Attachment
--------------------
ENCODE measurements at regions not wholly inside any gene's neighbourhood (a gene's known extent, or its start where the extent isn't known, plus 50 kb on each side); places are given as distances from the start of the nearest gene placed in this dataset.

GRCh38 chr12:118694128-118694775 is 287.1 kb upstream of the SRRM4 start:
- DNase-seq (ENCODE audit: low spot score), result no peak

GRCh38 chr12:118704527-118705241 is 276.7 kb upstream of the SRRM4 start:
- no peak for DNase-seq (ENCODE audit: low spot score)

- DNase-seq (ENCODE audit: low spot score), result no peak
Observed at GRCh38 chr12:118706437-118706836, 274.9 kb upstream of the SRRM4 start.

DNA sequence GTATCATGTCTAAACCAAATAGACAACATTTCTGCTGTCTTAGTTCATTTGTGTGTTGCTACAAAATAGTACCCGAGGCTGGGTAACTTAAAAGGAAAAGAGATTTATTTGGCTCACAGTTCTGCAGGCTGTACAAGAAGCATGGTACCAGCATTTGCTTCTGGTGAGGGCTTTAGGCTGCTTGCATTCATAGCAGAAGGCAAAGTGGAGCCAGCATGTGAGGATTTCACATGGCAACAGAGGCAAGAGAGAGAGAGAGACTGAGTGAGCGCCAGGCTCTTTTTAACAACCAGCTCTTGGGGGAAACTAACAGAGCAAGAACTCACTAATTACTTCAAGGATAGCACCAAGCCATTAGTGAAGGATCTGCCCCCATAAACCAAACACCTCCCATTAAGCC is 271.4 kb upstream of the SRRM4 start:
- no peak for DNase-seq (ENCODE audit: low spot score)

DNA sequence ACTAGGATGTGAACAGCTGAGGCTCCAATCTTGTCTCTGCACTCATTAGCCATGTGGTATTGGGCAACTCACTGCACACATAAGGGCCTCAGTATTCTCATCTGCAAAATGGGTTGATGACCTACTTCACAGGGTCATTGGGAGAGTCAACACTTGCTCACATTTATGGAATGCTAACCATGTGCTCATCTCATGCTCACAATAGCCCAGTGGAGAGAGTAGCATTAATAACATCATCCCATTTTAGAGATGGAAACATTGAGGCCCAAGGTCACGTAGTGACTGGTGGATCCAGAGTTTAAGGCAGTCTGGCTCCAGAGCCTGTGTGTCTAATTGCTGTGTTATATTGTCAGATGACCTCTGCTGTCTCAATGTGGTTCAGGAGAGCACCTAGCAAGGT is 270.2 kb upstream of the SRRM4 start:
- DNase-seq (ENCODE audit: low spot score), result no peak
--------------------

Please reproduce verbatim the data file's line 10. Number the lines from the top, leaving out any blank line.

DNA sequence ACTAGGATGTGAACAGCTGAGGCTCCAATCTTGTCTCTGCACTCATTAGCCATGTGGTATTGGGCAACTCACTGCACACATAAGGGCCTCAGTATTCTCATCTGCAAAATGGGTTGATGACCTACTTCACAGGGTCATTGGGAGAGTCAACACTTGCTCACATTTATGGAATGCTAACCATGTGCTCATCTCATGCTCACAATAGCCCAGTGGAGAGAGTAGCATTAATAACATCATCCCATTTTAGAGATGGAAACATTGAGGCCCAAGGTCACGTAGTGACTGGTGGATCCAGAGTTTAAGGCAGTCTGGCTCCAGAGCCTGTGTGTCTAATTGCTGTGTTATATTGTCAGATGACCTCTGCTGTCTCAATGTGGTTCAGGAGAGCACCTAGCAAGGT is 270.2 kb upstream of the SRRM4 start: